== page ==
It is common knowledge that Indian engineers, in general, have great expertise in building products. But on the other hand, they have little appreciation of the importance of building a compelling story highlighting why customers should “care” about these products. They don’t understand how their customers speak and sometimes they don’t care. It isn’t tough to find engineers building stuff without any idea of who it is for or why.
While one can expect the average Indian startup to suffer from this blind spot, it is a surprise that a high-profile solution like the UPI seems to have been afflicted with the same curse.
A Quick Introduction To UPI
UPI stands for United Payment Interface and facilitates real-time sending and receiving money through a mobile application. The interface is ostensibly a more user-friendly version of IMPS, a 24×7 funds transfer service provided by banks in India. UPI is stewarded by National Payments Corporation of India (NPCI) – the umbrella organisation for all retail payments systems in India. As of today, there are a total of 30 banks which have UPI-enabled mobile apps on Google Play Store.
UPI’s Narrative Problem
I was fortunate enough to attend one of the conferences where NPCI was launching UPI. The pitch at that time was that wallets were going to be disrupted by UPI’s technology.
I could immediately hear blaring alarm bells go off in my head.
Many users like me use wallets for their convenience value and not because of their underlying technology. If an app is usable, users will definitely use it. If not, users will continue to use wallets. Consumers don’t care what your technology is or what stack it is part of or what servers you are on. They only care if your app works or not.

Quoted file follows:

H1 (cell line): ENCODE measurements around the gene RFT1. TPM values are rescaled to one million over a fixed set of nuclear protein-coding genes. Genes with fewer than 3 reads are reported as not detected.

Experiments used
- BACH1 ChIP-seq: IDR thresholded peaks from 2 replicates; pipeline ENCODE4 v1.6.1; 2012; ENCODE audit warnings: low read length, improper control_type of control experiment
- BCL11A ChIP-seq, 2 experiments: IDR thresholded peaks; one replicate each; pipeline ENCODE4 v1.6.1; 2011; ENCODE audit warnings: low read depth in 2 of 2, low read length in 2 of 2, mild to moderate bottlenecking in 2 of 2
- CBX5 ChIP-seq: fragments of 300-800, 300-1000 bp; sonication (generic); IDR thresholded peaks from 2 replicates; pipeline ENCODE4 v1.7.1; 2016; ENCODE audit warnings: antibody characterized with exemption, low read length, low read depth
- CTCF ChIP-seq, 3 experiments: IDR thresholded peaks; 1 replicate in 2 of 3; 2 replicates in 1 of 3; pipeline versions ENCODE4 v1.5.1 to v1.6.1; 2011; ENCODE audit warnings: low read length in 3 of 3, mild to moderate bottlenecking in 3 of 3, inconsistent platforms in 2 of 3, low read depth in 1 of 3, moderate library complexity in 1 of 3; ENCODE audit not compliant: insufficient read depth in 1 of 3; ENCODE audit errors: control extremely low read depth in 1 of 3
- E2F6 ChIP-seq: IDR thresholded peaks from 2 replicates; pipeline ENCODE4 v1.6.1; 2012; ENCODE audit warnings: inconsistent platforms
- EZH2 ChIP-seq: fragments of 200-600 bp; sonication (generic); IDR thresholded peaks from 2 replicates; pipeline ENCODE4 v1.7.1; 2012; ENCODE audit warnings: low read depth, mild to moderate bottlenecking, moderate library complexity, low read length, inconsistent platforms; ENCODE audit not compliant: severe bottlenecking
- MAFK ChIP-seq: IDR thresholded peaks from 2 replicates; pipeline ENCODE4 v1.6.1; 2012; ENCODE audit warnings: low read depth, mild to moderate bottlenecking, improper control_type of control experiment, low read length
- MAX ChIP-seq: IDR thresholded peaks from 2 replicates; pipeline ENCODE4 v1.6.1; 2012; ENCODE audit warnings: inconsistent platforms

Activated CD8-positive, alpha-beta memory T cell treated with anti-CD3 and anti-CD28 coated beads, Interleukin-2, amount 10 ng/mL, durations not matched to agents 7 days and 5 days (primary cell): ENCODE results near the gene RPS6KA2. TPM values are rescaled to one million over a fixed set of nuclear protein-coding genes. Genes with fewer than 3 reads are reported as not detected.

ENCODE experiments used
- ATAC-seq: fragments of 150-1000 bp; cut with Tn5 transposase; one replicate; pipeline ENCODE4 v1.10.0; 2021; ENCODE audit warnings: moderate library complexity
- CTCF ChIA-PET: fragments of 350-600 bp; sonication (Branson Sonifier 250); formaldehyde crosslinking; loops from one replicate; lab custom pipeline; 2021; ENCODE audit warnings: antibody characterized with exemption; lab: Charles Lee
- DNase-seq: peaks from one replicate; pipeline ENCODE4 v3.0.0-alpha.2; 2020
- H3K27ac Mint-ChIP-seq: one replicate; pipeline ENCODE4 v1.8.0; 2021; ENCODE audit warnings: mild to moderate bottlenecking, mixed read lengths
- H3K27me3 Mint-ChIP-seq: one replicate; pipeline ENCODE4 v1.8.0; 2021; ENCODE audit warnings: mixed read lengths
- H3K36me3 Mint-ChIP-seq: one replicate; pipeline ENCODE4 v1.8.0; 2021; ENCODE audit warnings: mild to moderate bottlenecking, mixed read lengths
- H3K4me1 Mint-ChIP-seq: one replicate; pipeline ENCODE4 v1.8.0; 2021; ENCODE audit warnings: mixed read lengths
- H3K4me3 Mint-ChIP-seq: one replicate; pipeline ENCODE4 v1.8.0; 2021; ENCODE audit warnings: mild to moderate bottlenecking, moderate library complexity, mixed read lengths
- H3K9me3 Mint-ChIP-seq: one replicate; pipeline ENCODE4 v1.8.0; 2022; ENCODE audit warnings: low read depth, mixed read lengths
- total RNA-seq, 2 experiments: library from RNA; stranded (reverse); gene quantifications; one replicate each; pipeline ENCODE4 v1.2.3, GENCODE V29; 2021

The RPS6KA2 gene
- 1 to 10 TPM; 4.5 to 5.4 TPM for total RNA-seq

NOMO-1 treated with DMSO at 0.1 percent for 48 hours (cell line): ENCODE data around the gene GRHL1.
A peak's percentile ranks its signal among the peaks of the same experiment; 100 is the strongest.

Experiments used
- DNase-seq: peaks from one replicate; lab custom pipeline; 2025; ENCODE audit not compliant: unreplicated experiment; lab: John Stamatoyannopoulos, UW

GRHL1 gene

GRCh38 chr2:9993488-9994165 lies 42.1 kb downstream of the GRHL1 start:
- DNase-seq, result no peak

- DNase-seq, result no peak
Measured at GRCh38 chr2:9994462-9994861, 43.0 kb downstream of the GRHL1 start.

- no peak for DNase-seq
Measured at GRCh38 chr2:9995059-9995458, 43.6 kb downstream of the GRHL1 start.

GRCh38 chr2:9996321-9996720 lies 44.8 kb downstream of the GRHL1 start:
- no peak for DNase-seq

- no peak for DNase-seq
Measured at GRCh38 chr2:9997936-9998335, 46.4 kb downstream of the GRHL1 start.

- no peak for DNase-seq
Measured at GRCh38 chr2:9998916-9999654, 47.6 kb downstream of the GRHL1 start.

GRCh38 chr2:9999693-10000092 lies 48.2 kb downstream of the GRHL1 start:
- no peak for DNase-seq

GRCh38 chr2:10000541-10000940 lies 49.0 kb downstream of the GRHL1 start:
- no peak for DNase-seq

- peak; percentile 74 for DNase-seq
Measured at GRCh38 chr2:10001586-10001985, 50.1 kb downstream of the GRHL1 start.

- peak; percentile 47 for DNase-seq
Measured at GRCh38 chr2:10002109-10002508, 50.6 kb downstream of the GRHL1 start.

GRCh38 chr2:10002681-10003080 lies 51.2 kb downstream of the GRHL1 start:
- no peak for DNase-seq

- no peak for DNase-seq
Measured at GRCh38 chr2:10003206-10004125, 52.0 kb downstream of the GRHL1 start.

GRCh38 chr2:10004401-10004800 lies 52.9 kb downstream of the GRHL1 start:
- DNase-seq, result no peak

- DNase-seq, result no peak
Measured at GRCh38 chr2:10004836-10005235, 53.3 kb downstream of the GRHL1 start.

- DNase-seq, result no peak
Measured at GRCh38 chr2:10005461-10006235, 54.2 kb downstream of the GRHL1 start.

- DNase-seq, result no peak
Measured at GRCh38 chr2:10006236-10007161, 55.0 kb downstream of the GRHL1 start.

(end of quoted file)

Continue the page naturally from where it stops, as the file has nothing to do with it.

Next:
And the UPI is not exactly consumer tech.
Which means that in their communications/campaigns, NPCI should ideally be communicating to the developers. But of course, they aren’t. They are talking about replacing wallets when they should be talking about something else entirely.
I’m going to put my hand up and disagree with the UPI team and I feel good designed/usable wallets are here to stay. UPI is a feature and will remain one in mobile banking apps.
In my opinion, UPI also has a “name problem” – this acronym might sound nice to an engineer but conveys nothing about what it aims to offer. Equally, there has been a failure of communicating to its target users about how it can add value.
UPI is an infrastructure platform and not a B2C product, but the positioning is that of a B2C product. If they want to a consumer product, they should have used a different brand. In fact, they should have a brand for Merchants (think something like Intel Inside), Developer Brand.
Rather than comparing itself to wallets, UPI should have clearly communicated that it is not a consumer product but merely an infrastructure or enabler for making payments that anyone can use.
UPI’s UX (User Experience) Problem
In a recent meeting, I heard that 2 Mn users (in less than 2 months) had signed up for UPI. This is certainly an impressive number. But to my question about how many users were really using UPI, I didn’t get a response.
It seemed very likely that the adoption was low. I want to be an early adopter for products. I had registered for UPI, got a virtual payment address, but had no clue what to do after that. Simply because I don’t know who else is on UPI.